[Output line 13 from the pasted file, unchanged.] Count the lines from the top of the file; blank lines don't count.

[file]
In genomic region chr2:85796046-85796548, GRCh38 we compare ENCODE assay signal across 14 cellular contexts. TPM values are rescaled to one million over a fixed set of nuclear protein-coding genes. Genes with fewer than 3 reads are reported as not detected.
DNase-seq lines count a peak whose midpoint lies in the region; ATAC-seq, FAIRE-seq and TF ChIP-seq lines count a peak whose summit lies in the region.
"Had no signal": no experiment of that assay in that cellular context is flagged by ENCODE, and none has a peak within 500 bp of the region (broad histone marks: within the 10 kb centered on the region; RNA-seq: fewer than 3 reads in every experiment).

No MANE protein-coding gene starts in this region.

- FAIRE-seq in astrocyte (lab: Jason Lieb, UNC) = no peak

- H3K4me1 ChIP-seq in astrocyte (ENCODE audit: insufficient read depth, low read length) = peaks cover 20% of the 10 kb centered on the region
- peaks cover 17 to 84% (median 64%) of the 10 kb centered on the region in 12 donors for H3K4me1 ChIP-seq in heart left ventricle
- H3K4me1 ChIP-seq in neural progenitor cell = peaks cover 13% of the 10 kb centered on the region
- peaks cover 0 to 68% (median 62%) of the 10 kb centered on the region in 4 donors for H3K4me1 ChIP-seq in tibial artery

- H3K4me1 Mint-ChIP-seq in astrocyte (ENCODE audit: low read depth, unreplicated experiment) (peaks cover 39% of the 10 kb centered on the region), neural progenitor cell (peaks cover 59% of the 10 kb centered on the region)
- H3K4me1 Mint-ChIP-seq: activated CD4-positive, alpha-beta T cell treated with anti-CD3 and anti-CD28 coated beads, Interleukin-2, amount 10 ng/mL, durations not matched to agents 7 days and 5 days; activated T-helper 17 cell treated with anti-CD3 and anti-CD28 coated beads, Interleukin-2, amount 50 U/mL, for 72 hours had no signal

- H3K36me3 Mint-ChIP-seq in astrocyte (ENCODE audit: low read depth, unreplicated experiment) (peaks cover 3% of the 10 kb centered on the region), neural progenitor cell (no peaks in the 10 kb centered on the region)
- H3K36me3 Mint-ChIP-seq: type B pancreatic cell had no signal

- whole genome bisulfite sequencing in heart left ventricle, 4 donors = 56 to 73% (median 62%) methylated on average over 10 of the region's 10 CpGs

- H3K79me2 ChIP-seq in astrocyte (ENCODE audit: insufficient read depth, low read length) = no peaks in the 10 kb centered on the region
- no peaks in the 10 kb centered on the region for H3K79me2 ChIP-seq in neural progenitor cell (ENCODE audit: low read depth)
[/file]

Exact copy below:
- H3K36me3 Mint-ChIP-seq: type B pancreatic cell had no signal